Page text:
Monday, September 24, 2012

The New Normal

North Park, PA May 2010
This past week has been extremely busy, but the Lord did give me an opportunity to reflect upon “the new normal” in my life. I’ll try to explain what I mean. Recently, I was talking with a group of people who are grieving the loss of a loved one. Several of them expressed that they just want things to get back to normal. They’re tired of hurting and missing their loved ones. One woman said that she would never forget her loved one and time won’t change that. For her, life will never be “normal” again. I agreed with her.

I shared with them that on March 26, 1998, I was the mother of a vivacious twelve year old boy and twenty-four hours later, I wasn’t. All of a sudden my life, which had revolved around loving and raising my son, was without purpose. I was a childless mother lost in a haze of old life purpose and habit, walking in this new land of…..what? Every moment of my life had been about seeing to Bryan’s welfare and now, my moments were empty and useless. I had to learn how to traverse the new landscape of my life - a life that didn’t include him anymore. I even had to learn a new way to remember things because everything, up until the moment of his death, was stored in my mind as “when Bryan was two, or when Bryan and I were here, and when Bryan did that…” I needed a whole new frame of reference just to sort my memories. The day my son died, the “normal” of my life died with him.

North Park, PA May 2010
I was stuck in this “new normal” and had to learn how to survive within its confines. As the days and years went by, I was no longer just living within its confines, but exploring this land of “New Normal” and discovering joy and purpose again – not the joy and purpose I had known before, but a new, engaging way of life. Fourteen years later, I can say wholeheartedly that I love my new normal! I like me more now than I ever did before. I enjoy life and look forward to each day.

Everyone has to face change in their lives. And for those who go through a transformative change like a loved one dying, or a divorce, getting married, relocation, going to college, major health issues, or having a child…, these things transform what you know your life to be into something else – a new normal. What I’ve learned in exploring this new normal is that if you look for the joy and hope instead of trying in vain to find what you’ve lost, you will find incredible blessing.

North Park, PA May 2010
It can be uneasy, scary even, to go into the unknown of “the new normal” but we are not alone on the journey. Now this is where you are probably expecting me to say God is with you through the journey and that is true. God is with us in every moment whether we acknowledge him or not. But like world explorers who choose a guide to see them safely through uncharted wilderness and willingly follow their guide deep into the unknown, so we choose in our every attitude, action and decision the guide we will follow on our own personal adventure called life. Will we follow the Holy Spirit’s leading, the Guide sent to us by the Father at Jesus’ request, or will we choose to be led in circles by the guides of this world?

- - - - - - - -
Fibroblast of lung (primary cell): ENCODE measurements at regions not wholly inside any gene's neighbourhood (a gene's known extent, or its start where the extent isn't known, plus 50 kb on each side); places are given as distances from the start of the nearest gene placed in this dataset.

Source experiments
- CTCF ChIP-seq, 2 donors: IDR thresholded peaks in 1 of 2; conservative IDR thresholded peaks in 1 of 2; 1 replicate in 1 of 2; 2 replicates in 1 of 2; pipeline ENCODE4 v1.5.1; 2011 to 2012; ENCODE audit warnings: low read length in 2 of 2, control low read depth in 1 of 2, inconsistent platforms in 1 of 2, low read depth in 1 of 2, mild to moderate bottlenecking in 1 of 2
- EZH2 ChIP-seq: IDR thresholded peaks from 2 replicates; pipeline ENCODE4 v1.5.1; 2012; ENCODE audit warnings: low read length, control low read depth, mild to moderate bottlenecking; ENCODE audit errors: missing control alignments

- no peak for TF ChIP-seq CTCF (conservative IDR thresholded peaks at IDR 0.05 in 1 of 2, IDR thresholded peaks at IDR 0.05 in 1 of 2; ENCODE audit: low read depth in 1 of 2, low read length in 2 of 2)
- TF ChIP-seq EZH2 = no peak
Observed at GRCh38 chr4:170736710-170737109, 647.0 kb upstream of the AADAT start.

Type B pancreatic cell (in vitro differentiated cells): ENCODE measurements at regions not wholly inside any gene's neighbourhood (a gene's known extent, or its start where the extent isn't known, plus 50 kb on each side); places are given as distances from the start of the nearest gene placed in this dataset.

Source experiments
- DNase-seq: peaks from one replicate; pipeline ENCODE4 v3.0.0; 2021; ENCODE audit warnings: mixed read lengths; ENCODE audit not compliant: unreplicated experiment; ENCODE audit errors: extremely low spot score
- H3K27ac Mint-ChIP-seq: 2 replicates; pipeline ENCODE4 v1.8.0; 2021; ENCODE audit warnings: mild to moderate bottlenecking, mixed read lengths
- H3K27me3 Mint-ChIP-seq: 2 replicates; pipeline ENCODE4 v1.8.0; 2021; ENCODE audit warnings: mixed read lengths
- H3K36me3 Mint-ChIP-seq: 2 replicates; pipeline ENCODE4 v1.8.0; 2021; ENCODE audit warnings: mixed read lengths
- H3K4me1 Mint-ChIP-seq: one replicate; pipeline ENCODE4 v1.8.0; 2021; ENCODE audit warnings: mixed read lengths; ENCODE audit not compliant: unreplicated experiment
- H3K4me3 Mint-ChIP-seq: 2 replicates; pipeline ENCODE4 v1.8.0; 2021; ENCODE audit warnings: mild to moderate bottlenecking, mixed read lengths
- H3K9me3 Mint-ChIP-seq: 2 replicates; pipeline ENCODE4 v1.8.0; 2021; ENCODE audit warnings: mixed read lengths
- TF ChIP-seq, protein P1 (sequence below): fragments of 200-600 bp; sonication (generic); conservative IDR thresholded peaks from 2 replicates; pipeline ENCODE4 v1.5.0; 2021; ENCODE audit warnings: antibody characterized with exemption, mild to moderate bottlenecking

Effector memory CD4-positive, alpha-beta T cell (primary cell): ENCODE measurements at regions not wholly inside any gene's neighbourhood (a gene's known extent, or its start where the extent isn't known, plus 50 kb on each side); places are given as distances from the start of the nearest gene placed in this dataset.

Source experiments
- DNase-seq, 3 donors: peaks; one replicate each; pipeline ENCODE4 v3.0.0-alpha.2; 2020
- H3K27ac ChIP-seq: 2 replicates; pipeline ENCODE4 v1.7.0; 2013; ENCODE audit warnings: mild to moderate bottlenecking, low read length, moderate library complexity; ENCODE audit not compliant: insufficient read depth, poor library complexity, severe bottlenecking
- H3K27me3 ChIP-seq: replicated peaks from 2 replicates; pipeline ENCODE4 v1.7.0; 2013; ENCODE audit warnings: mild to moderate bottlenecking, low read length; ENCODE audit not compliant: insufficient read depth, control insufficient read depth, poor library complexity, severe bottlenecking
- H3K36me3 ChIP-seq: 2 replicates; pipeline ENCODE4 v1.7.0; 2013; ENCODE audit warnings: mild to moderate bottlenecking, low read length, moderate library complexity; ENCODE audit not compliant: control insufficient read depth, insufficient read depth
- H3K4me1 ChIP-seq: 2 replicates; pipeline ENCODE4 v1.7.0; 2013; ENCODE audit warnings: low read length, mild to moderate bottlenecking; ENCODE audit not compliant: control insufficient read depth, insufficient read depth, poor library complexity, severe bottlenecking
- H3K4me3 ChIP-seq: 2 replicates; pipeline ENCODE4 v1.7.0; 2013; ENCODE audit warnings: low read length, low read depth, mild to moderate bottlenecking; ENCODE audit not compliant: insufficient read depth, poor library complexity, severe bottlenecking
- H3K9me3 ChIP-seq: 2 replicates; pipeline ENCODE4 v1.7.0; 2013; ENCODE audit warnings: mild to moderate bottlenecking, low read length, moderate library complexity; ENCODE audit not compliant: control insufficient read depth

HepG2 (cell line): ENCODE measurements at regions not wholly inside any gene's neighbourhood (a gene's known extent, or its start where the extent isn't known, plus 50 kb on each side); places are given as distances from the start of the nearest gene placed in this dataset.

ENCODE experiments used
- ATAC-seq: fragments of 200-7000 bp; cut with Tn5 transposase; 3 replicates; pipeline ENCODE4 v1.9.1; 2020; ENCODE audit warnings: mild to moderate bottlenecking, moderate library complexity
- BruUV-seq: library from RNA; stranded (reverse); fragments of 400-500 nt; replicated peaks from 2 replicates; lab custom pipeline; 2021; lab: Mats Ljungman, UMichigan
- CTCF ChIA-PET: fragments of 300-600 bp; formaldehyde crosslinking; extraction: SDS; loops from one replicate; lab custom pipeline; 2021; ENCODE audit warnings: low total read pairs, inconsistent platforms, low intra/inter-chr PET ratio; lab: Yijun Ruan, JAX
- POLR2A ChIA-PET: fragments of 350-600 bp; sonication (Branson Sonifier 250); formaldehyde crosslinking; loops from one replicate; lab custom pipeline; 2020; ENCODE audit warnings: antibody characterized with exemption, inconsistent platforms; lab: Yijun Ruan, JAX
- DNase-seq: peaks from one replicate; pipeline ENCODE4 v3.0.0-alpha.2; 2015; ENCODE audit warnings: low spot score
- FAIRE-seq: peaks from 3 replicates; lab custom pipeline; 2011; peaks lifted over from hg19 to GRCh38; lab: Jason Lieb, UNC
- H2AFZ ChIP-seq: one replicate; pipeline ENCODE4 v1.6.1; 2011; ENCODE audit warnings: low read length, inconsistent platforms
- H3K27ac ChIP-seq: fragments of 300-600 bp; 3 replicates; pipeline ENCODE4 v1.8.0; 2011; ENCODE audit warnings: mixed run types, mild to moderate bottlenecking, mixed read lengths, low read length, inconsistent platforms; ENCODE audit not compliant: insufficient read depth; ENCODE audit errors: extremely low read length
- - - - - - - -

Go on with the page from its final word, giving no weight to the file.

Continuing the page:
Monday, September 17, 2012

Bless the Lord, Oh My Soul!

Pittsburgh Zoo (April 2012)
This morning, it being Sunday, I went to church and enjoyed a wonderful time of worship, fellowship and being renewed by God’s own Word. I admit, I really wanted to just shut off the alarm and roll back over in bed this morning. But as I lay there, I began to think about why I go to church. I go because I love God. And once a week, I have the freedom and privilege of gathering with my brothers and sisters in Christ to share that experience. I have been redeemed by Jesus and his sacrifice on the cross – how could I not go to express the deep gratitude and admiration I have for him?

But worship isn’t just a Sunday morning, one hour a week thing. How could it be with a God as majestic and wonderful as our God! He created the universe. He created you and me. He is holy and still he seeks to be in communion with us, sinners though we are, because of his great love for us. So much so, that he, himself, did the impossible and unthinkable – left his heavenly throne and robed himself in flesh to pay the price for our sins and to conquer death to open the way into His Presence for us.

I've heard it said that man is a creature of worship. No matter who you are, you have a god in your life that drives you to do what you do...be it the one true God, or success, or the ideal of tolerance, or the ultimate healthy lifestyle...whatever it is, there is something or somethings in your life that you deem a priority over all else. Something you would give up everything else for. What if as it is said your every action, every word, every attitude were an act of worship? What do these things in your life say about who or what you worship. Set your alarm for an hour from now and when the alarm goes off - ask yourself that question?